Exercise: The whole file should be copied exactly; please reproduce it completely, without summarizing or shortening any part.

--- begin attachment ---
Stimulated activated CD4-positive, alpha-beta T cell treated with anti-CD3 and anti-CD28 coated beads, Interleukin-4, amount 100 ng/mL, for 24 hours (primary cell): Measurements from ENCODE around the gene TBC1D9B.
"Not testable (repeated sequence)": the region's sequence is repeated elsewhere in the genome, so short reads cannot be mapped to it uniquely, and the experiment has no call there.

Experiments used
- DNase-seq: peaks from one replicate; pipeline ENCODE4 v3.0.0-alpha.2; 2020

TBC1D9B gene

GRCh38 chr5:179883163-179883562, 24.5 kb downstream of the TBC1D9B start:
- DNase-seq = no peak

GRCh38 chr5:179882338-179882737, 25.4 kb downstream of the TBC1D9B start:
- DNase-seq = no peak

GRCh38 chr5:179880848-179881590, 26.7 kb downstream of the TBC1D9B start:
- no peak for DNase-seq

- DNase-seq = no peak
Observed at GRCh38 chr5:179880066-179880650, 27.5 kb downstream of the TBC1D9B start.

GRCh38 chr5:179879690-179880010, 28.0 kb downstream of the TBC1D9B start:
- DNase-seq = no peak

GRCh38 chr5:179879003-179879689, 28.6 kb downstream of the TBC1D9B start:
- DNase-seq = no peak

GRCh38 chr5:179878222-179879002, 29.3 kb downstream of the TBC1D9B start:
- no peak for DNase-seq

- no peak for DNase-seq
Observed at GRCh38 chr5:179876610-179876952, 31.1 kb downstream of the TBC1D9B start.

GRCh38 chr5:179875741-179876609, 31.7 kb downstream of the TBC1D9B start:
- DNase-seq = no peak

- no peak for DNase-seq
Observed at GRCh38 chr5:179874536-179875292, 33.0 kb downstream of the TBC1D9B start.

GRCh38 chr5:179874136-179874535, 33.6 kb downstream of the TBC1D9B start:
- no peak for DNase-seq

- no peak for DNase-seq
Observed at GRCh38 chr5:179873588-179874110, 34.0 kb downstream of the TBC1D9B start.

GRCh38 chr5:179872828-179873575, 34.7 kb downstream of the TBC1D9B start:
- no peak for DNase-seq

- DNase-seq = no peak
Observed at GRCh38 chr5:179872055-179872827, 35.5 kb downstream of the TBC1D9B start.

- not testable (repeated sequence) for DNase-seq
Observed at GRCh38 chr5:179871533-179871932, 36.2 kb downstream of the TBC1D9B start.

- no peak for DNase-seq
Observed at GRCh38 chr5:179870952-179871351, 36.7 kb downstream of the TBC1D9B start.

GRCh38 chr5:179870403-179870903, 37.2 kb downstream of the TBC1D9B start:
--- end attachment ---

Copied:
Stimulated activated CD4-positive, alpha-beta T cell treated with anti-CD3 and anti-CD28 coated beads, Interleukin-4, amount 100 ng/mL, for 24 hours (primary cell): Measurements from ENCODE around the gene TBC1D9B.
"Not testable (repeated sequence)": the region's sequence is repeated elsewhere in the genome, so short reads cannot be mapped to it uniquely, and the experiment has no call there.

Experiments used
- DNase-seq: peaks from one replicate; pipeline ENCODE4 v3.0.0-alpha.2; 2020

TBC1D9B gene

GRCh38 chr5:179883163-179883562, 24.5 kb downstream of the TBC1D9B start:
- DNase-seq = no peak

GRCh38 chr5:179882338-179882737, 25.4 kb downstream of the TBC1D9B start:
- DNase-seq = no peak

GRCh38 chr5:179880848-179881590, 26.7 kb downstream of the TBC1D9B start:
- no peak for DNase-seq

- DNase-seq = no peak
Observed at GRCh38 chr5:179880066-179880650, 27.5 kb downstream of the TBC1D9B start.

GRCh38 chr5:179879690-179880010, 28.0 kb downstream of the TBC1D9B start:
- DNase-seq = no peak

GRCh38 chr5:179879003-179879689, 28.6 kb downstream of the TBC1D9B start:
- DNase-seq = no peak

GRCh38 chr5:179878222-179879002, 29.3 kb downstream of the TBC1D9B start:
- no peak for DNase-seq

- no peak for DNase-seq
Observed at GRCh38 chr5:179876610-179876952, 31.1 kb downstream of the TBC1D9B start.

GRCh38 chr5:179875741-179876609, 31.7 kb downstream of the TBC1D9B start:
- DNase-seq = no peak

- no peak for DNase-seq
Observed at GRCh38 chr5:179874536-179875292, 33.0 kb downstream of the TBC1D9B start.

GRCh38 chr5:179874136-179874535, 33.6 kb downstream of the TBC1D9B start:
- no peak for DNase-seq

- no peak for DNase-seq
Observed at GRCh38 chr5:179873588-179874110, 34.0 kb downstream of the TBC1D9B start.

GRCh38 chr5:179872828-179873575, 34.7 kb downstream of the TBC1D9B start:
- no peak for DNase-seq

- DNase-seq = no peak
Observed at GRCh38 chr5:179872055-179872827, 35.5 kb downstream of the TBC1D9B start.

- not testable (repeated sequence) for DNase-seq
Observed at GRCh38 chr5:179871533-179871932, 36.2 kb downstream of the TBC1D9B start.

- no peak for DNase-seq
Observed at GRCh38 chr5:179870952-179871351, 36.7 kb downstream of the TBC1D9B start.

GRCh38 chr5:179870403-179870903, 37.2 kb downstream of the TBC1D9B start: